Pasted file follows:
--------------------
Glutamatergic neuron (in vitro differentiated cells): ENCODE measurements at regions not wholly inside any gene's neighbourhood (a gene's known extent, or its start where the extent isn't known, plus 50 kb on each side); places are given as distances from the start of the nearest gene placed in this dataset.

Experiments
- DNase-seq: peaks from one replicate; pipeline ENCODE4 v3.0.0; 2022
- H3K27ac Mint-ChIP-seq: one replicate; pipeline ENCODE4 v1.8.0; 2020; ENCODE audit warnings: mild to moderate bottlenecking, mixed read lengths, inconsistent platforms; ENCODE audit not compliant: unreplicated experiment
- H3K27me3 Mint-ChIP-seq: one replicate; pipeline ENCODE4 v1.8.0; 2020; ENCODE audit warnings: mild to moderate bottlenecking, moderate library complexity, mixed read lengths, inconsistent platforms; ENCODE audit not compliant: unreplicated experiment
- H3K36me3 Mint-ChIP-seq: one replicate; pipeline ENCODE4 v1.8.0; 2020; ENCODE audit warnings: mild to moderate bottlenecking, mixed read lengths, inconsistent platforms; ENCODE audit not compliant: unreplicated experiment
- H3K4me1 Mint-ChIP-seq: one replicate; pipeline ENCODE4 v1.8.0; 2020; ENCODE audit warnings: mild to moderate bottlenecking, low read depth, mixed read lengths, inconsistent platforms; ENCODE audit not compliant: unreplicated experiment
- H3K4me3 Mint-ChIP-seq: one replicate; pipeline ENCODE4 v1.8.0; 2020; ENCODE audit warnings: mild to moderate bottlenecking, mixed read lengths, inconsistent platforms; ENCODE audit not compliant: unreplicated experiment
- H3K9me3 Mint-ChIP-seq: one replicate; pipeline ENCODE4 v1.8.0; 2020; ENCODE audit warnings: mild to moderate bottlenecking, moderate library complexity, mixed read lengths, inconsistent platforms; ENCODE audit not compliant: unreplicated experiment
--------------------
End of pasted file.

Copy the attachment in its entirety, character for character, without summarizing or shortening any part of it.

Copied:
Glutamatergic neuron (in vitro differentiated cells): ENCODE measurements at regions not wholly inside any gene's neighbourhood (a gene's known extent, or its start where the extent isn't known, plus 50 kb on each side); places are given as distances from the start of the nearest gene placed in this dataset.

Experiments
- DNase-seq: peaks from one replicate; pipeline ENCODE4 v3.0.0; 2022
- H3K27ac Mint-ChIP-seq: one replicate; pipeline ENCODE4 v1.8.0; 2020; ENCODE audit warnings: mild to moderate bottlenecking, mixed read lengths, inconsistent platforms; ENCODE audit not compliant: unreplicated experiment
- H3K27me3 Mint-ChIP-seq: one replicate; pipeline ENCODE4 v1.8.0; 2020; ENCODE audit warnings: mild to moderate bottlenecking, moderate library complexity, mixed read lengths, inconsistent platforms; ENCODE audit not compliant: unreplicated experiment
- H3K36me3 Mint-ChIP-seq: one replicate; pipeline ENCODE4 v1.8.0; 2020; ENCODE audit warnings: mild to moderate bottlenecking, mixed read lengths, inconsistent platforms; ENCODE audit not compliant: unreplicated experiment
- H3K4me1 Mint-ChIP-seq: one replicate; pipeline ENCODE4 v1.8.0; 2020; ENCODE audit warnings: mild to moderate bottlenecking, low read depth, mixed read lengths, inconsistent platforms; ENCODE audit not compliant: unreplicated experiment
- H3K4me3 Mint-ChIP-seq: one replicate; pipeline ENCODE4 v1.8.0; 2020; ENCODE audit warnings: mild to moderate bottlenecking, mixed read lengths, inconsistent platforms; ENCODE audit not compliant: unreplicated experiment
- H3K9me3 Mint-ChIP-seq: one replicate; pipeline ENCODE4 v1.8.0; 2020; ENCODE audit warnings: mild to moderate bottlenecking, moderate library complexity, mixed read lengths, inconsistent platforms; ENCODE audit not compliant: unreplicated experiment